Ashley: Headed towards the goal one step at a time
Please tell us a little bit about yourself. Who you are, where you come from, when you moved to Vienna, etc.
My name is Ashley E. Arreola. I was born and raised just outside of Chicago in NW Indiana and have been living in Vienna since 2008.
When and why did you decide to start blogging about your experiences?
I recently started blogging just this past winter as I had finished my Masters Degree and was looking for a job. Due to the new amount of free time and desire to do something productive, I decided to start a blog!
Do you have any favorite blog entries of yours?
Tell us about the ways your new life in Vienna differs from that back home. Did you have trouble getting used to the new circumstances? Did you experience culture shock?
Life in Vienna is much more- as the Viennese like to say- “gemütlich”, or unhurried and cozy. For a major city, the feel of this place is much more comfortable than anywhere else I have ever been, and I’ve felt this energy from the very beginning. I also appreciate the fact that I learn something new everyday. I feel as if even on the laziest day ever, I am still moving forward as each new day brings a new experience whether it is hearing a new Austrian idiom or discovering an interesting fact in history, there is always something new to learn and people wiling to share their language and culture with me. I would not say that I ever really had difficulty adjusting to the culture except when it comes to dating. Gender roles in Austria, or at least in Vienna, differ greatly in my opinion when compared to the American culture. Dating has definitely been a struggle. As far as culture shock is concerned, it seems to actually only occur when I’m home for the holidays.
Do you think you were fully prepared for what awaited you in Vienna? If you could, would you change some decisions/preparations you made?
I was fairly well prepared before moving to Vienna. I had majored in German in the states and had previously spent a bit of time in Germany, so the transition was smooth. The bureaucracy was a bit of a rude awakening, but you get used to it after a while. If I could change anything, I would have brushed up on my American history before moving here. It’s embarrassing when foreigners know more about your country’s history than you, and I’m well educated!!
Every expat knows that expat life comes with some hilarious anecdotes and funny experiences. Care to share one with us?
Well, one day I was minding my own business sitting on a park bench across a playground while reading a book. It was lunchtime. A man approached me and posed an odd question, “Do you work?” I thought he was being rather rude, assuming that I sit around and do nothing all day because I was enjoying the afternoon off and reading in a park. I said, “Yes, of course I work, but that has nothing to do with you!” He looked concerned and apologized as he didn’t want to upset me. He then posed the question again! I was getting really upset when he said, “I don’t think you understand me,” (in German). As the entire conversation was held in German, I reassured him that I speak the language and in fact do understand the words that are coming out of this mouth, but I still didn’t get why he was bothering me. He clarified, “I want sex.” I was appalled and obviously told him to get lost. He happily went about his merry little way looking for a woman to have sex with him. As if turns out, I was in the 2nd district and found out the hard way that Leopoldstadt is known for sex tourism and prostitution.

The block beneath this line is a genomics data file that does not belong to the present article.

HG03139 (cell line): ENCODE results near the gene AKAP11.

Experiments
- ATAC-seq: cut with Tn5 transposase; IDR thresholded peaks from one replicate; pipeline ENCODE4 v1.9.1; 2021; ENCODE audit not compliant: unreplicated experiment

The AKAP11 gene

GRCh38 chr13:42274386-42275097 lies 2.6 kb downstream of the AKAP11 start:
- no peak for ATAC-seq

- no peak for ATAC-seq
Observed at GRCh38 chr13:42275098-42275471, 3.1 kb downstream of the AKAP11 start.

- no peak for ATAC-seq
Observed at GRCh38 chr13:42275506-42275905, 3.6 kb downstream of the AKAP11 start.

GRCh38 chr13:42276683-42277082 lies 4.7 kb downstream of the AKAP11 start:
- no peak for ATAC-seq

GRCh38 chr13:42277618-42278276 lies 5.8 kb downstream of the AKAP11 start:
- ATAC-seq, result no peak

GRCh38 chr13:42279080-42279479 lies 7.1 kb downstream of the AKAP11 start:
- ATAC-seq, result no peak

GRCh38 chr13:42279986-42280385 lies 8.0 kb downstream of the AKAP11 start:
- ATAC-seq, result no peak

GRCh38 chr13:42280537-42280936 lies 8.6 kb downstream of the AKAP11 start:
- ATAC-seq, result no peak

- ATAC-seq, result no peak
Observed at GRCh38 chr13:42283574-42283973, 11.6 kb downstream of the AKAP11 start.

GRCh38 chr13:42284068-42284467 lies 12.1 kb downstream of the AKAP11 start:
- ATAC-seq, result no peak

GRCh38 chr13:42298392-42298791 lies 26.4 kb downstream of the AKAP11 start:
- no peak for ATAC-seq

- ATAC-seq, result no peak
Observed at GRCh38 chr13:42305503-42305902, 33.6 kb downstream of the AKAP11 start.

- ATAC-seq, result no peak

Which three tips would you like to give future expats before they embark on their new life in Vienna?
- Have all of your official documents in order
- Know your American history
- Don’t speak so loud in public.
How is the expat community in Vienna? Did you have a hard time finding like-minded people or fellow expats?
As the Vice Chair of Democrats Abroad Austria, I have a lot of contact with the expat community here. At first, I was ashamed to be American and did not embrace my identity. It is a process. After a few years though, I began to long for like-minded people but not just any Americans; rather, Americans that had been living and Austria and understood what I was going through. Democrats Abroad has also provided me with so many amazing opportunities (I met Nancy Pelosi in April) that I never would have had back home, and it also connects me to Americans all over the world. The people are amazing and it feels good to be a part of an organization which encourages and supports American fellowship. I thoroughly enjoy being civically engaged.
How would you summarize your expat life in Vienna in a single, catchy sentence?
I’m headed towards the goal, one step at a time.